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Chorionic bump in early pregnancy associated with first-trimester miscarriage
  1. Kelly McCarter1,
  2. Stephanie Willson1,
  3. Nirali Shah1 and
  4. Nigel Pereira2
  1. 1NewYork–Presbyterian Hospital/Weill Cornell Medical Center, New York, New York, USA
  2. 2The Ronald O Perelman and Claudia Cohen Center for Reproductive Medicine, Weill Cornell Medical College, New York, New York, USA
  1. Correspondence to Dr Nigel Pereira; nip9060{at}med.cornell.edu

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Description

A 39-year-old nulliparous woman with a 1 year history of involuntary infertility underwent in vitro fertilisation and fresh single blastocyst transfer (figure 1, inset). Transvaginal ultrasonography on cycle day 51 showed a single intrauterine gestational sac with fetal pole. The crown-rump length measurement was 8.51 mm (6 weeks and 6 days), with a cardiac cavity of 114 beats/min (figure 1A, Panel A). A 7.0×7.8 mm mass extending from the choriodecidual surface was noted superior to the fetal pole (figure 1A, Panel A). A second transvaginal ultrasonogram was performed 2 weeks later. This ultrasonogram showed an enlarged yolk sac, minimal interval growth of the fetal pole and absent cardiac activity. The previously visualised mass was still present and measured 10.7×8.3 mm (figure 1B, Panel B). A missed abortion with an incidental chorionic bump (CB) was diagnosed. The patient was treated with misoprostol. Cytogenetic analysis of products of conception could not be performed due to the absence of viable chorionic villi. Her transvaginal ultrasonogram 4 weeks later was unremarkable.

Figure 1

(A) Transvaginal ultrasonography at cycle day 51 showing a single intrauterine foetal pole (yellow calliper) and chorionic bump (dotted white circle); (B) transvaginal ultrasonography 2 weeks later showing minimal interval growth of the foetal pole (yellow calliper) and persistent chorionic bump (dotted white circle); inset—single blastocyst that was transferred.

A CB is defined as a convex bulge from the choriodecidual surface into the first‐trimester gestational sac.1 The prevalence of CB ranges between 0.4% and 0.7%.2 3 The aetiology of CB remains unknown. However, it is thought that the increased bleeding tendency in the decidual shell caused by the developing placenta plays a role in the formation of the CB.4 5 This haematoma that forms in the intervillous space of the chorionic layer can extend or bulge into the gestational sac in an oval or crescent form.4 5 Histopathological analysis of CB usually reveals haematoma remnants and villous structures consisting of cytotrophoblast and syncytiotrophoblast.4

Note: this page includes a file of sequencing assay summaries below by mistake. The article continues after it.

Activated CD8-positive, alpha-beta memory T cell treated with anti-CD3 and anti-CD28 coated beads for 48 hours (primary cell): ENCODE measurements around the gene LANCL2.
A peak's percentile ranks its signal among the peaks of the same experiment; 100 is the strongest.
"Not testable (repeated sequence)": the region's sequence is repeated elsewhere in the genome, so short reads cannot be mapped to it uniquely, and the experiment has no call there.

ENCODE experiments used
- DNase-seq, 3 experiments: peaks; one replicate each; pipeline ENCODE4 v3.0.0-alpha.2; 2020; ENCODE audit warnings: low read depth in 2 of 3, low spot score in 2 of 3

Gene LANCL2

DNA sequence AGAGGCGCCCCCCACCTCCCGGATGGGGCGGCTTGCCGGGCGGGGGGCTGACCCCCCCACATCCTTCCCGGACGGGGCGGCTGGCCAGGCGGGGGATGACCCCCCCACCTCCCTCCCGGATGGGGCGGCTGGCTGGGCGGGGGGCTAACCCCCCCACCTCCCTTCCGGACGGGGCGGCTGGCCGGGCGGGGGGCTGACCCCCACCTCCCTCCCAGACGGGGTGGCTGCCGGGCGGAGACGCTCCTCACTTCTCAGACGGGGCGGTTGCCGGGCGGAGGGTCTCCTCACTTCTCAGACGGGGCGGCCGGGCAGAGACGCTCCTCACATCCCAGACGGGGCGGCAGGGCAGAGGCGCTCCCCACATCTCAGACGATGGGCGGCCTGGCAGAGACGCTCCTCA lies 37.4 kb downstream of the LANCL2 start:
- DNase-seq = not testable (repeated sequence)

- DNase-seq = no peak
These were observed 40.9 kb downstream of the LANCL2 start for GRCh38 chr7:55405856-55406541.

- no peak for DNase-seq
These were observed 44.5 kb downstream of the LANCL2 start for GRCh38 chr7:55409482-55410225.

The association between CB and poor pregnancy outcome remains controversial. In one study of 1900 first trimester pregnancy ultrasonograms, eight cases of CB were detected, of which five had live births and the remaining three experienced miscarriages.2 In another study of 3375 pregnancies, CB was diagnosed in 23 cases.3 All pregnancies resulted in a live birth, except for one pregnancy affected by trisomy 21. In contrast, a case–control study comparing the outcomes of 52 CB cases with 151 controls reported double the risk of miscarriage in the CB group.6 A systematic review of CB in pregnancy concluded that CB is a risk factor for non-viability in pregnancy; however, if the pregnancy is otherwise normal, then most result in a live birth.1 Studies have also suggested that CB seen during the first trimester should be followed with serial ultrasonogram examinations into the second trimester.4 5 CBs that resolve by the second trimester do not seem to increase antenatal or perinatal complications.5 In the context of the current case, we speculate that the pregnancy was likely chromosomally abnormal, given the presence of an enlarged yolk sac and the absence of cardiac activity, though cytogenetic analysis would have been beneficial.

Patient’s perspective

My case demonstrates the rare finding of chorionic bump.

Learning points

  • A chorionic bump (CB) is defined as a convex bulge from the choriodecidual surface into the first‐trimester gestational sac.

  • The impact of CB on pregnancy outcome is controversial.

  • A systematic review has suggested that CB is a risk factor for non-viability in pregnancy; however, if the pregnancy is otherwise normal, then most result in a live birth despite the CB.

References

Footnotes

  • Contributors KMC, SW and NS involved in the manuscript preparation and literature search. NP contributed in clinical imaging, manuscript preparation and literature search.

  • Funding The authors have not declared a specific grant for this research from any funding agency in the public, commercial or not-for-profit sectors.

  • Competing interests None declared.

  • Patient consent for publication Obtained.

  • Provenance and peer review Not commissioned; externally peer reviewed.

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